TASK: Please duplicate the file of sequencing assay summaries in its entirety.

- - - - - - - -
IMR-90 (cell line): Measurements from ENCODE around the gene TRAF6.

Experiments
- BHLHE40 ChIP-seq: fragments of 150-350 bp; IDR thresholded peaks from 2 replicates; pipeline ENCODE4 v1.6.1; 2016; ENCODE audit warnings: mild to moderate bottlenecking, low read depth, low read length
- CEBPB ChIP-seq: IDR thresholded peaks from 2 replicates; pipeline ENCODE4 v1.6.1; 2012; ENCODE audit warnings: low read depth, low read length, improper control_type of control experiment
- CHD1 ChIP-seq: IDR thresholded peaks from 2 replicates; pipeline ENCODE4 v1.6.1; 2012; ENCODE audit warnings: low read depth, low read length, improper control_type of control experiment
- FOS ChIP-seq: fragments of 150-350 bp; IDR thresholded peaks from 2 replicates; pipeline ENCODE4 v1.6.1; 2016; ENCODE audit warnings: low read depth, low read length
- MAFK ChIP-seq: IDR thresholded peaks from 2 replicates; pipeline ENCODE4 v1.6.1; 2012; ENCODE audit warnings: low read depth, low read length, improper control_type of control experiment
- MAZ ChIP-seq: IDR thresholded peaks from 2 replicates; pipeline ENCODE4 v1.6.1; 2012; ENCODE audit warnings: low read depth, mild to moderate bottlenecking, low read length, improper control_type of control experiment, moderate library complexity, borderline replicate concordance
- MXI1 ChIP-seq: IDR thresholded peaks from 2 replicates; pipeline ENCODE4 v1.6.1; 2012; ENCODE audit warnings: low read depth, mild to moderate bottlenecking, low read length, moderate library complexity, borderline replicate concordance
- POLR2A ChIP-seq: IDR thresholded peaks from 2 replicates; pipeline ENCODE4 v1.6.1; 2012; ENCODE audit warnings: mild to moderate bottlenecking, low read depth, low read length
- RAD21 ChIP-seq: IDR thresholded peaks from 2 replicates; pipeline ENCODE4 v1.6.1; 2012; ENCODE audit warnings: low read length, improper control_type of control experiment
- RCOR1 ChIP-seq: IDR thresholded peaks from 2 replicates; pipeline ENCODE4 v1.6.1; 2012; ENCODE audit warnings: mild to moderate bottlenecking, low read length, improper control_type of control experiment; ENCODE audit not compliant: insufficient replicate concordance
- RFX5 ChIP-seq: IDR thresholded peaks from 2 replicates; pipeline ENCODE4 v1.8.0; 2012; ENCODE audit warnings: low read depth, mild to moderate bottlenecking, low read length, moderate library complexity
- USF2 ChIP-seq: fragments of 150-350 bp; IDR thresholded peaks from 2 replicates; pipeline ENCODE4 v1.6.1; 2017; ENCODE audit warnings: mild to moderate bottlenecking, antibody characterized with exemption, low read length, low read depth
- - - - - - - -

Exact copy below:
IMR-90 (cell line): Measurements from ENCODE around the gene TRAF6.

Experiments
- BHLHE40 ChIP-seq: fragments of 150-350 bp; IDR thresholded peaks from 2 replicates; pipeline ENCODE4 v1.6.1; 2016; ENCODE audit warnings: mild to moderate bottlenecking, low read depth, low read length
- CEBPB ChIP-seq: IDR thresholded peaks from 2 replicates; pipeline ENCODE4 v1.6.1; 2012; ENCODE audit warnings: low read depth, low read length, improper control_type of control experiment
- CHD1 ChIP-seq: IDR thresholded peaks from 2 replicates; pipeline ENCODE4 v1.6.1; 2012; ENCODE audit warnings: low read depth, low read length, improper control_type of control experiment
- FOS ChIP-seq: fragments of 150-350 bp; IDR thresholded peaks from 2 replicates; pipeline ENCODE4 v1.6.1; 2016; ENCODE audit warnings: low read depth, low read length
- MAFK ChIP-seq: IDR thresholded peaks from 2 replicates; pipeline ENCODE4 v1.6.1; 2012; ENCODE audit warnings: low read depth, low read length, improper control_type of control experiment
- MAZ ChIP-seq: IDR thresholded peaks from 2 replicates; pipeline ENCODE4 v1.6.1; 2012; ENCODE audit warnings: low read depth, mild to moderate bottlenecking, low read length, improper control_type of control experiment, moderate library complexity, borderline replicate concordance
- MXI1 ChIP-seq: IDR thresholded peaks from 2 replicates; pipeline ENCODE4 v1.6.1; 2012; ENCODE audit warnings: low read depth, mild to moderate bottlenecking, low read length, moderate library complexity, borderline replicate concordance
- POLR2A ChIP-seq: IDR thresholded peaks from 2 replicates; pipeline ENCODE4 v1.6.1; 2012; ENCODE audit warnings: mild to moderate bottlenecking, low read depth, low read length
- RAD21 ChIP-seq: IDR thresholded peaks from 2 replicates; pipeline ENCODE4 v1.6.1; 2012; ENCODE audit warnings: low read length, improper control_type of control experiment
- RCOR1 ChIP-seq: IDR thresholded peaks from 2 replicates; pipeline ENCODE4 v1.6.1; 2012; ENCODE audit warnings: mild to moderate bottlenecking, low read length, improper control_type of control experiment; ENCODE audit not compliant: insufficient replicate concordance
- RFX5 ChIP-seq: IDR thresholded peaks from 2 replicates; pipeline ENCODE4 v1.8.0; 2012; ENCODE audit warnings: low read depth, mild to moderate bottlenecking, low read length, moderate library complexity
- USF2 ChIP-seq: fragments of 150-350 bp; IDR thresholded peaks from 2 replicates; pipeline ENCODE4 v1.6.1; 2017; ENCODE audit warnings: mild to moderate bottlenecking, antibody characterized with exemption, low read length, low read depth